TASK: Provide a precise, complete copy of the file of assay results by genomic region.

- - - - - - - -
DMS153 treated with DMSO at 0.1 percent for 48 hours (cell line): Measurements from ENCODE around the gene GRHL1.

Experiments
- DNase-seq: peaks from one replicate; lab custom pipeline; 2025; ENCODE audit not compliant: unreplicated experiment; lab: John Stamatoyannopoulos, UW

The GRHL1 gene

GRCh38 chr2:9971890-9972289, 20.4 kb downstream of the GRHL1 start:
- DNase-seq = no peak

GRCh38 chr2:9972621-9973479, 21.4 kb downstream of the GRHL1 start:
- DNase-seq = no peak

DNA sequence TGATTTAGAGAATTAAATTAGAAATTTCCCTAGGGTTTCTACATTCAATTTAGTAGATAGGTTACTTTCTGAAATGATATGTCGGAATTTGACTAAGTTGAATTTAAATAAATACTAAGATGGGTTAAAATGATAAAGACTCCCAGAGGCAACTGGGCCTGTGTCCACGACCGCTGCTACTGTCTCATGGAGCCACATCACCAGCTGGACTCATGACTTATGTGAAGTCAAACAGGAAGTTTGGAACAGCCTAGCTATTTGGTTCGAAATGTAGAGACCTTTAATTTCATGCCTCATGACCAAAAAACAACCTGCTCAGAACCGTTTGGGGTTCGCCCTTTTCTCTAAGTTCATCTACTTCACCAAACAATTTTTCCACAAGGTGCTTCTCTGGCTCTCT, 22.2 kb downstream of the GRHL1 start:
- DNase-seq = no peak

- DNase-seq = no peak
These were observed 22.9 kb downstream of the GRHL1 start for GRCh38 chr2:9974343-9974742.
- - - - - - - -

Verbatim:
DMS153 treated with DMSO at 0.1 percent for 48 hours (cell line): Measurements from ENCODE around the gene GRHL1.

Experiments
- DNase-seq: peaks from one replicate; lab custom pipeline; 2025; ENCODE audit not compliant: unreplicated experiment; lab: John Stamatoyannopoulos, UW

The GRHL1 gene

GRCh38 chr2:9971890-9972289, 20.4 kb downstream of the GRHL1 start:
- DNase-seq = no peak

GRCh38 chr2:9972621-9973479, 21.4 kb downstream of the GRHL1 start:
- DNase-seq = no peak

DNA sequence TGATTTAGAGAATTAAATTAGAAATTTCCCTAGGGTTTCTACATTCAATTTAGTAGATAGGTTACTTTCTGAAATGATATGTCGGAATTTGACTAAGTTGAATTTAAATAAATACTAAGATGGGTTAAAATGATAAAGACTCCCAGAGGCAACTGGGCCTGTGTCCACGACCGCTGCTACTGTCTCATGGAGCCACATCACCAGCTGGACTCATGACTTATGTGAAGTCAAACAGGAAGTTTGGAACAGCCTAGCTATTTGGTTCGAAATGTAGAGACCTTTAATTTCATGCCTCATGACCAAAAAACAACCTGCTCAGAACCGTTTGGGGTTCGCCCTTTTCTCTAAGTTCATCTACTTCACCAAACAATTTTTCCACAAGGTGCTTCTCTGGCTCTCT, 22.2 kb downstream of the GRHL1 start:
- DNase-seq = no peak

- DNase-seq = no peak
These were observed 22.9 kb downstream of the GRHL1 start for GRCh38 chr2:9974343-9974742.